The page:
In Plaquemines Parish, mandatory evacuations have been ordered for the entire east bank and any areas outside the levee system. A voluntary evacuation was called for residents on the west bank from the Oakville Floodgate to Venice.

Landrieu and other local officials sought to allay concerns about the Sewerage & Water Board’s drainage system, which has had problems in the major flood on Aug. 5 and as recently as Monday. Monday’s storm brought about as much rainfall as is expected during Nate.

“The forecast for rain in New Orleans is less than what they often receive in afternoon thunderstorms in the summertime,” Edwards said. “So while there might be some isolated areas of street flooding until the pumps can pump the water down, at this point, we don't see much happening beyond that in New Orleans.”

As of Friday, 109 of the S&WB’s 120 pumps were operational, and additional, temporary pumps powered by generators were being staged in some areas, said Paul Rainwater, a member of the interim management team in charge of the agency.

He said the utility has rigged up a system of colored lights at its central control room at the Carrollton plant to show which pumps are being used at any one time — something it hasn’t had in the past.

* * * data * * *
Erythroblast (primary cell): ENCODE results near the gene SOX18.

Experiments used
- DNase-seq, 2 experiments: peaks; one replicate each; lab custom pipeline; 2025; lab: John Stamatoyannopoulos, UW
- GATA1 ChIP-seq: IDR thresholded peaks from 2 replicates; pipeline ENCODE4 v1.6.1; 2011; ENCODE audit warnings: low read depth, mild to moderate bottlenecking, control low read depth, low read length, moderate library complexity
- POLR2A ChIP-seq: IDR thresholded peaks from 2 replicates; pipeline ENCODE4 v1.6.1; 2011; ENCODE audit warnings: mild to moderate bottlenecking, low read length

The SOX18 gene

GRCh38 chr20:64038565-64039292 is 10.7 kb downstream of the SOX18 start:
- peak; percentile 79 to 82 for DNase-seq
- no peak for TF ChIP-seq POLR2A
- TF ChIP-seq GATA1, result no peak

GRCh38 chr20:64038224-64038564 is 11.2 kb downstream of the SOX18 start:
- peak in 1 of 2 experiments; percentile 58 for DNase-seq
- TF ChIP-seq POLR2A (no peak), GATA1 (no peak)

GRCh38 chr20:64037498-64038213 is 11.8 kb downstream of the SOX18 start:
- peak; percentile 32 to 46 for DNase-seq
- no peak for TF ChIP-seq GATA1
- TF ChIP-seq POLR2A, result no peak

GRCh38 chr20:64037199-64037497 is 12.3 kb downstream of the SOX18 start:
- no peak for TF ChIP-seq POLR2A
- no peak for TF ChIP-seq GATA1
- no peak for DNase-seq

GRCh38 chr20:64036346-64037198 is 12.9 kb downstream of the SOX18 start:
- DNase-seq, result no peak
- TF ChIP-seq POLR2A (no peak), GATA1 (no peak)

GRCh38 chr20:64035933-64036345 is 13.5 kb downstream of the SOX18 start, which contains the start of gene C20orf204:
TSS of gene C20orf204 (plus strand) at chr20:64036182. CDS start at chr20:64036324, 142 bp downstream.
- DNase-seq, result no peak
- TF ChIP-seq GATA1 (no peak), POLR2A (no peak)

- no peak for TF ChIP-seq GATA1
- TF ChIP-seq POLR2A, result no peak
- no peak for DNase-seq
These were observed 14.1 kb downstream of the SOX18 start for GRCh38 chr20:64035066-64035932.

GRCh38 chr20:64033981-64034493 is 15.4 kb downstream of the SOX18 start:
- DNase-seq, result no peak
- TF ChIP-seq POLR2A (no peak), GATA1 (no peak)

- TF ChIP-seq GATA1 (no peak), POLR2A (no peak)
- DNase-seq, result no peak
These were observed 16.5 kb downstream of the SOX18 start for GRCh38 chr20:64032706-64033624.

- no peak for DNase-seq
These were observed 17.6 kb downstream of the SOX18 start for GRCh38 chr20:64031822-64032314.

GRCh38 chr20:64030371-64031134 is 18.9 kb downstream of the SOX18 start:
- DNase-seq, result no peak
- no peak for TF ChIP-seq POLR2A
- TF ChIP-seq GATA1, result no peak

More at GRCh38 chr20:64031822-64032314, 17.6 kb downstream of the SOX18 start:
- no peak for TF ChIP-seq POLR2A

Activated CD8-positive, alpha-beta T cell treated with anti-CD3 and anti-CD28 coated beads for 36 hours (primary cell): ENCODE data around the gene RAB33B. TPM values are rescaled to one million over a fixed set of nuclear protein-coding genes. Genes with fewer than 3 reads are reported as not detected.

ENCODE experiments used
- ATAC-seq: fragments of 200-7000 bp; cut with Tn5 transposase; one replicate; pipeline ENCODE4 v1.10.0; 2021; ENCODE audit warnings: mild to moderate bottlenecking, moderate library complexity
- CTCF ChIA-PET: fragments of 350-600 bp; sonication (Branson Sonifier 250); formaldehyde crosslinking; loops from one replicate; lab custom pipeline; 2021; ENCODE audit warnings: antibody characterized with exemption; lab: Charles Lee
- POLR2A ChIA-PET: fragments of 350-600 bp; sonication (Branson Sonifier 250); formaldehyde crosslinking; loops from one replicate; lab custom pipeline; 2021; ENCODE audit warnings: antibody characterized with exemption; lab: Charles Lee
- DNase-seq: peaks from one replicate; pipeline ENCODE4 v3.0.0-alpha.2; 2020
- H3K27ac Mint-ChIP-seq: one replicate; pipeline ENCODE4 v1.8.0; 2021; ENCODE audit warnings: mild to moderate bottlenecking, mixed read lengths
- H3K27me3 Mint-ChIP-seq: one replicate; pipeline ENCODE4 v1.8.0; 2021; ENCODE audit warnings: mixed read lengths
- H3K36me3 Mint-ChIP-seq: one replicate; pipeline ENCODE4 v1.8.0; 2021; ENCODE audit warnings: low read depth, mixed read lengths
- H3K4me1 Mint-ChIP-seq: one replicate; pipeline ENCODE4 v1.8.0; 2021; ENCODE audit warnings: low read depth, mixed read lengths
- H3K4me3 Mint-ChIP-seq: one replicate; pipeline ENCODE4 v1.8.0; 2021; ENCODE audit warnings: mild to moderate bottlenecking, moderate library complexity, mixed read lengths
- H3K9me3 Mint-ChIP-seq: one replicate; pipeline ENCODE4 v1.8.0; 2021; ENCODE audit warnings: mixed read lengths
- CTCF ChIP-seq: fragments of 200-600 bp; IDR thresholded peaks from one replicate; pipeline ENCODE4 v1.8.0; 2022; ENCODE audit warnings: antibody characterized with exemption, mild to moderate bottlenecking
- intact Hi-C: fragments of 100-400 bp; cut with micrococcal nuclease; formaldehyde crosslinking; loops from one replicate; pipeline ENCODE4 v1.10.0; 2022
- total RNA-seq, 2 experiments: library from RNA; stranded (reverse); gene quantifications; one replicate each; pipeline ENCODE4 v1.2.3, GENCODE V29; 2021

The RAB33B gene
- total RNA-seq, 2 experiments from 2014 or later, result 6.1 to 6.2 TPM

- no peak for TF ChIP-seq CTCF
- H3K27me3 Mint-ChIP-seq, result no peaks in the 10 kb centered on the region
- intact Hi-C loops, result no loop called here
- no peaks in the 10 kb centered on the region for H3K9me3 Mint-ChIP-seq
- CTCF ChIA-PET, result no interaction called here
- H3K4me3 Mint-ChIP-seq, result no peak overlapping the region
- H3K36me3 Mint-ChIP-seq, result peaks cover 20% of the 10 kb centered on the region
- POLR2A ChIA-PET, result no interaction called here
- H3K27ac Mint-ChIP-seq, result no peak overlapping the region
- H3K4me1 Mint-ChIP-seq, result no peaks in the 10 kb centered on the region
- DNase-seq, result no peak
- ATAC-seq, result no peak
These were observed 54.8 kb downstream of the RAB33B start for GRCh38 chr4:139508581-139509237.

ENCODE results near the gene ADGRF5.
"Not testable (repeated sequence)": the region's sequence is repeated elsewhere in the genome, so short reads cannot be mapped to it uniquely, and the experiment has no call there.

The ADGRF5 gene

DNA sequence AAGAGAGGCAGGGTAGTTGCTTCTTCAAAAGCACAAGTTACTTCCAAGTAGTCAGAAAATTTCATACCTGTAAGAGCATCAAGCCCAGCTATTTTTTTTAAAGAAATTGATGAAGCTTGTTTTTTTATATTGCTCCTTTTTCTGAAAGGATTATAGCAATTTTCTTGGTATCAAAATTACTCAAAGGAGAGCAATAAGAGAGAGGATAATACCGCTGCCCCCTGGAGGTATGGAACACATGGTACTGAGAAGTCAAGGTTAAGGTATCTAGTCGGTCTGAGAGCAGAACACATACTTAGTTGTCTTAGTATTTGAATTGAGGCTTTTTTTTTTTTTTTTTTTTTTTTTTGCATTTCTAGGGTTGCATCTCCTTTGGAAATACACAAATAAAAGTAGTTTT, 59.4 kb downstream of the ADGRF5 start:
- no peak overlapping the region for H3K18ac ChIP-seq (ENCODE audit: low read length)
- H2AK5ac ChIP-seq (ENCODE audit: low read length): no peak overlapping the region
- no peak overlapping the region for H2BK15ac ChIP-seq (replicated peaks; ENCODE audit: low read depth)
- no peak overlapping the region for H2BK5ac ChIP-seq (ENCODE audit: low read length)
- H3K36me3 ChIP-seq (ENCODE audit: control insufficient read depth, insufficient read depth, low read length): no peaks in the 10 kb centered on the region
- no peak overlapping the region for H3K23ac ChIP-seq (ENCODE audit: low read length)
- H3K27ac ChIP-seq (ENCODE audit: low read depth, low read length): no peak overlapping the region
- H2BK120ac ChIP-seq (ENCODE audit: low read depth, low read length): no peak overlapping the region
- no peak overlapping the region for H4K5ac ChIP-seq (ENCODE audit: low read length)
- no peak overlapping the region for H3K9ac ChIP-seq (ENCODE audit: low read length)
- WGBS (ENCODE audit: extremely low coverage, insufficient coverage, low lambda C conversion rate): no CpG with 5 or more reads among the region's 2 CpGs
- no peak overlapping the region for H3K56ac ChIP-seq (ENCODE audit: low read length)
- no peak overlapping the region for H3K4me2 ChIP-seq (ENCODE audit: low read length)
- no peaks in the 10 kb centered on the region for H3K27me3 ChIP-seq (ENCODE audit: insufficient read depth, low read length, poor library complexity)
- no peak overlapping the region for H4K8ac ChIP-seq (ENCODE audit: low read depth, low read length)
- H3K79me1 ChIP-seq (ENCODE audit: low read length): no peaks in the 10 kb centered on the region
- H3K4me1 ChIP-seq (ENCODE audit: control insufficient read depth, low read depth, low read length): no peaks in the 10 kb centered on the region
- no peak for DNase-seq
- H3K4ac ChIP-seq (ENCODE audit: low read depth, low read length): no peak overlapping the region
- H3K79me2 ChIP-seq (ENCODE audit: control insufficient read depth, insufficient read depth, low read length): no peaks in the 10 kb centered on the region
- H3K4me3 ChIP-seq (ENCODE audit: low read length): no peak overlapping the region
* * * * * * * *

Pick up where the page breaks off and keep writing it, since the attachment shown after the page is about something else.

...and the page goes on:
In response to a question about what areas should have particular concerns, Rainwater said it is difficult to predict because every storm is different. “The reality is you don’t know what’s going to happen,” he said. “You take the entire system and game it out and figure it out as best you can.”

Rainwater said he had confidence in the drainage system. But S&WB officials have acknowledged that the utility does not generate enough of its own power to turn on all the pumps at once.

Landrieu, who alternately described the drainage system as “the biggest and most robust in the world” and as decrepit and “in disrepair for a very long time,” stressed that both the pumps and the levee system were designed to reduce risk, not eliminate it.

“I don’t understand how people in this city have gotten it into their mind that they’re never going to get wet,” he said.

In response to a reporter who asked if Landrieu could guarantee the pumps will work, he said, “I can.”

But he added that the city and Entergy can’t promise that power won’t go out. Entergy has warned customers to be prepared for up to seven days without power.

Fifteen National Guard members are working with the S&WB as spotters to monitor flood levels, and another 350 are expected to be in the area by Saturday with high-water vehicles and boats. The Guard is also stationing supplies near the city.

City Hall will be closed on Saturday, which means it will not be open for the final day of early voting before the Oct. 14 primary. Early voting locations in New Orleans at the Algiers Courthouse, 225 Morgan St.; the voting machine warehouse at 8870 Chef Menteur Highway; and the Lake Vista Community Center, 6500 Spanish Fort Blvd., will be open.

Although nearly all voting locations elsewhere in the state will remain open, Edwards asked early voters to cast ballots early in the day.

"If you're going to early vote tomorrow, early vote early. Don't early vote late," he said.

Staff writers Chad Calder and Faimon A. Roberts III contributed to this report.

Follow Jeff Adelson on Twitter, @jadelson.​